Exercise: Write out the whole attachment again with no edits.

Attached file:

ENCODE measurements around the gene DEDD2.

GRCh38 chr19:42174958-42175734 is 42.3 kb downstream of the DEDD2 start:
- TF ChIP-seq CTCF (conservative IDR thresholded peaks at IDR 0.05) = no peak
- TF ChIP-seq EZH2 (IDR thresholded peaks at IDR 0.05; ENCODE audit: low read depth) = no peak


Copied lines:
ENCODE measurements around the gene DEDD2.

GRCh38 chr19:42174958-42175734 is 42.3 kb downstream of the DEDD2 start:
- TF ChIP-seq CTCF (conservative IDR thresholded peaks at IDR 0.05) = no peak
- TF ChIP-seq EZH2 (IDR thresholded peaks at IDR 0.05; ENCODE audit: low read depth) = no peak